I had seen this some time ago, and truly envied the skills of artist who did it. I was not sure how I had come across it, but began to look for it on the web, and found it in several places. At the One Drawing Challenge 2021 [link], I learned that it was not the interior of a ruined church, as I had supposed, but of the abandoned Cardiff Coal Exchange in Wales. (A capriccio is an architectural fantasy.) As I followed the thread, I found that this capriccio was part of Dan Liu’s 2014 Master Thesis Project (which better explained why I had seen it before). A 26-page presentation on the project is available at issuu [link] where Liu posted it in 2014. His BSc portfolio is also available on issuu [link].
An interesting take on the expected reconstruction of the Cathedral of Notre Dame de Paris:
You can’t understand the current rebuilding project without understanding the crowning of Charlemagne by Pope Leo III, in St. Peter’s Basilica on Christmas Day of the year 800; and Pope Gregory VII’s role [in] the Investiture Controversy, with its culmination in the humiliation of Henry IV in the snow at Canossa; and the emergence of the Cuius regio, eius religio principle in the Reformation era; and the violent dechristianizing of France during the Revolution; and the vain struggle of Pio Nono against the unification of Italy, ending in the elimination of the Papal States and the loss of all secular power for the Papacy; and the emergence of the Deutsche Christen in the Nazi era, when German pastors competed with one another to defend the celebrate the subservience of (especially but not only) the Lutherans to Hitler.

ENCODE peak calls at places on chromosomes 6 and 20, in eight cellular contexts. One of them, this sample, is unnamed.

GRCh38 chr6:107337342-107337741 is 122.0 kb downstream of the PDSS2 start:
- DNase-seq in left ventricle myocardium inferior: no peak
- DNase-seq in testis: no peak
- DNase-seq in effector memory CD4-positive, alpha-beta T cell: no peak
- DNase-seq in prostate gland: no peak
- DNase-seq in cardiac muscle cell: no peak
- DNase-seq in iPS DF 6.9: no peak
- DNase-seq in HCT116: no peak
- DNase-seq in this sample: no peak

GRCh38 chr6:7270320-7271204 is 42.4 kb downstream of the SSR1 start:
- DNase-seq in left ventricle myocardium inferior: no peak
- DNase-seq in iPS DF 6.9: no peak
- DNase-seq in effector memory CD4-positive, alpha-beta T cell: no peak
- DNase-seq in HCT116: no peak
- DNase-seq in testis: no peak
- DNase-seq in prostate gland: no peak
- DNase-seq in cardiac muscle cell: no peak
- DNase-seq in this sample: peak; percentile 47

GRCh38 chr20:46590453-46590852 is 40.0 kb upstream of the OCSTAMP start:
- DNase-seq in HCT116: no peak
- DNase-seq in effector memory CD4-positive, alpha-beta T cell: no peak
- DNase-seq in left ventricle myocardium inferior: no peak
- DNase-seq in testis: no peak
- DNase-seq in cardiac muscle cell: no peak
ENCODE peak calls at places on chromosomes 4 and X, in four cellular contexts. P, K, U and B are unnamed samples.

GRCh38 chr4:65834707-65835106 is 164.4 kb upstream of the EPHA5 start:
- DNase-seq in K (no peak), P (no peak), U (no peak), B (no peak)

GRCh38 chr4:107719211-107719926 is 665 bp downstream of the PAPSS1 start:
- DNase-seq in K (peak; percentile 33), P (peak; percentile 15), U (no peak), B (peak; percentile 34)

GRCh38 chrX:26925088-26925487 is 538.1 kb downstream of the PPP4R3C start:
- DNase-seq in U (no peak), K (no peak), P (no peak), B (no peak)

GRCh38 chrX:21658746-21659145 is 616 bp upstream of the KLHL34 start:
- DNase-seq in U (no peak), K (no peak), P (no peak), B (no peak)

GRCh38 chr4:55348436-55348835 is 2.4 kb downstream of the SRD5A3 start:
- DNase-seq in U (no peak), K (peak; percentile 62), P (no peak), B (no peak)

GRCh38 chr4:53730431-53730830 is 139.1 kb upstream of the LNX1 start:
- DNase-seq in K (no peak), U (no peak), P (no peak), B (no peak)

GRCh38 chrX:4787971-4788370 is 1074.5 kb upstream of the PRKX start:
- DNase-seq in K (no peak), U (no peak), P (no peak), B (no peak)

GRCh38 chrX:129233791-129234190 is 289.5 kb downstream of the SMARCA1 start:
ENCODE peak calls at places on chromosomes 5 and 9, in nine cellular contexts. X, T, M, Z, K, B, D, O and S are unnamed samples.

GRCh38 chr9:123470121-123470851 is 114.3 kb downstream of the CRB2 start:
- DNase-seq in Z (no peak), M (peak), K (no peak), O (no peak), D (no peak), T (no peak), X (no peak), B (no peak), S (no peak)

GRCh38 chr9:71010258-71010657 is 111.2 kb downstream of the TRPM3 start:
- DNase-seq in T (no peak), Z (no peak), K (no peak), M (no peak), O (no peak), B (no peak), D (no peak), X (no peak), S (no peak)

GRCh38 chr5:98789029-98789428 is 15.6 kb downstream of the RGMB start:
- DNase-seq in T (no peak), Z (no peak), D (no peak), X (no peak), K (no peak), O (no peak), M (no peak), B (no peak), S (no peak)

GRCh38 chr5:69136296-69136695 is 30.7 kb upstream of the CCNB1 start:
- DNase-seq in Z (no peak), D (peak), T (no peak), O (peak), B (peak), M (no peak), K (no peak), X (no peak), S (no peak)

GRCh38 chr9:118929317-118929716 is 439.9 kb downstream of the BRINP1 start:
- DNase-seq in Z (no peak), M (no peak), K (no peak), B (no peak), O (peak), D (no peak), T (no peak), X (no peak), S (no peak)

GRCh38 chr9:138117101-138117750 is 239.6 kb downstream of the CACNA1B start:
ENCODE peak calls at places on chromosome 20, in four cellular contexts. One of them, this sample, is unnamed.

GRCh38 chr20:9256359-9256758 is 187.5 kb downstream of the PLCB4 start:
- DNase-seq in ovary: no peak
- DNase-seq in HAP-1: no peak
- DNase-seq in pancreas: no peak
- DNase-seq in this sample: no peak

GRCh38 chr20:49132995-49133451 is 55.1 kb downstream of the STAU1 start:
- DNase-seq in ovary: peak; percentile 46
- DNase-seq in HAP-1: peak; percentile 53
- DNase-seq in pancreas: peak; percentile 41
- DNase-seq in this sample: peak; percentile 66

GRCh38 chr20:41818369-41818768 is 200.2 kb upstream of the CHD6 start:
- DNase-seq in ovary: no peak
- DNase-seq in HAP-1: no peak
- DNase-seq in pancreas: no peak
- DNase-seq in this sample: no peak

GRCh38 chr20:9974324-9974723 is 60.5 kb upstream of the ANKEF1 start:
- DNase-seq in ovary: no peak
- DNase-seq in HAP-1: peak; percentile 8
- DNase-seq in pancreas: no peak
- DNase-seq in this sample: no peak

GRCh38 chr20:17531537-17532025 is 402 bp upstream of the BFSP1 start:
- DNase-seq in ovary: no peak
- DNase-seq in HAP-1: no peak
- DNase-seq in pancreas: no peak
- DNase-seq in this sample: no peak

Alan Jacobs, “The building on the Île de la Cité,” Snakes and Ladders (April 17, 2019) [link].
A convert reflects on how the emptiness of secularism . . . and Christian practice:
I had plenty of opportunities to engage with orthodox Christians, and I sincerely wanted Christianity to be true. It was clear to me that what the authorities in my world celebrated—the collapse of family life, the slaughter of the unborn, the deterioration of high culture—were, in truth, social evils that followed from the decline of the Church. Christianity seemed the natural alternative to secularity.
Some very interesting designs for a Holocaust Museum in London. This one is my favorite — the sense of something vastly dangerous and beyond individual control*:
Rory Stott, “10 Shortlisted Designs for London Holocaust Memorial Revealed,” Arch Daily (Jan. 17, 2017) [link].
Though not, of course beyond individual action: “…and yet, in the end, did Klara Hitler’s sickly son ever fire a gun? One hollow, hateful little man. One last awful thought: all the harm he ever did was done for him by others.” Mary Doria Russell, A Thread of Grace (2005).